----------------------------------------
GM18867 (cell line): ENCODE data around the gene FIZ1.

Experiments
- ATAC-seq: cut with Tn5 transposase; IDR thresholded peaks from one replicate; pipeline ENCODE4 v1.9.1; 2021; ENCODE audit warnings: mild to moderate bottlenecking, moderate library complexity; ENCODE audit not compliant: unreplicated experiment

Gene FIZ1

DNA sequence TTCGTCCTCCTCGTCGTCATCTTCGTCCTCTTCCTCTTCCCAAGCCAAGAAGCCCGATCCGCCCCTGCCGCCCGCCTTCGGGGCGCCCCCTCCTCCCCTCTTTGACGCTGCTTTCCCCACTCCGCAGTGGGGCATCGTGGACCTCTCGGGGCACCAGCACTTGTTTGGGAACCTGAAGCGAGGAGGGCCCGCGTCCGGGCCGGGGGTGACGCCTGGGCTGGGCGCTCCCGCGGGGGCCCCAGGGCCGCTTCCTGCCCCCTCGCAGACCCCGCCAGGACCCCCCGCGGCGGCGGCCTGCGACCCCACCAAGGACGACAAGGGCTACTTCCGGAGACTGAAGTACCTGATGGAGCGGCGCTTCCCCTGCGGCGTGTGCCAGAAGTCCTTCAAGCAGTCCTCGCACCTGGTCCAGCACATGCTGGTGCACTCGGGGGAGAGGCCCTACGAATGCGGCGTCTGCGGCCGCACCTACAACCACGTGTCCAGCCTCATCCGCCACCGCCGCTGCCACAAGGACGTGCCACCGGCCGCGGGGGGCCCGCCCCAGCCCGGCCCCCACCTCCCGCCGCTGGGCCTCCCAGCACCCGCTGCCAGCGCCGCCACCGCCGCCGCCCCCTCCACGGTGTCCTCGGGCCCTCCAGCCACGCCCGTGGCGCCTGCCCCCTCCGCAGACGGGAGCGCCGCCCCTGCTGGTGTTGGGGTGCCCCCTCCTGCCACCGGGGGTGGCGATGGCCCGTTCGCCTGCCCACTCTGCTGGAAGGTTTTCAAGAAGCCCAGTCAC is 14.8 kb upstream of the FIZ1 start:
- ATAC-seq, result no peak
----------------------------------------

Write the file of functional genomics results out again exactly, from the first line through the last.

GM18867 (cell line): ENCODE data around the gene FIZ1.

Experiments
- ATAC-seq: cut with Tn5 transposase; IDR thresholded peaks from one replicate; pipeline ENCODE4 v1.9.1; 2021; ENCODE audit warnings: mild to moderate bottlenecking, moderate library complexity; ENCODE audit not compliant: unreplicated experiment

Gene FIZ1

DNA sequence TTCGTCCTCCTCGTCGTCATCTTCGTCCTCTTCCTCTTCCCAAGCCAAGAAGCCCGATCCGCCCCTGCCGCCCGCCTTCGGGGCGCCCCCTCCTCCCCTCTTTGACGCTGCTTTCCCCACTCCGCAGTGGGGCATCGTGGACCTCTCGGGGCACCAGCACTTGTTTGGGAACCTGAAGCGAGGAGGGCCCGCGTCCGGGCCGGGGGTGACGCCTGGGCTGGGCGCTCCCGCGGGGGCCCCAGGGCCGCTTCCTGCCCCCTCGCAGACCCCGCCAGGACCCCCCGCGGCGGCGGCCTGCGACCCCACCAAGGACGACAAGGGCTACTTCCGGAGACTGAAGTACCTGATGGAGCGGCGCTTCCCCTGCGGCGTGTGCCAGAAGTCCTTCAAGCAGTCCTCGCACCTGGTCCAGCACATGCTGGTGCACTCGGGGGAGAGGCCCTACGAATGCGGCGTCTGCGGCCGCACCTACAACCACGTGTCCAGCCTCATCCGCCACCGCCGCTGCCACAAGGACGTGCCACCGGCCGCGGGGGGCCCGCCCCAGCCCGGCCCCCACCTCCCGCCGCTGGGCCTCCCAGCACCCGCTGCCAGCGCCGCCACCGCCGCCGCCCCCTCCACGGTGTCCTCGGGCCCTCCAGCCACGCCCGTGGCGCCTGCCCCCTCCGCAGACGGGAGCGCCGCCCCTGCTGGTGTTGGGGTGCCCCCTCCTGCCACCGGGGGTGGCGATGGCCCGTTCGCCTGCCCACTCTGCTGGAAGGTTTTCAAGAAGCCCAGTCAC is 14.8 kb upstream of the FIZ1 start:
- ATAC-seq, result no peak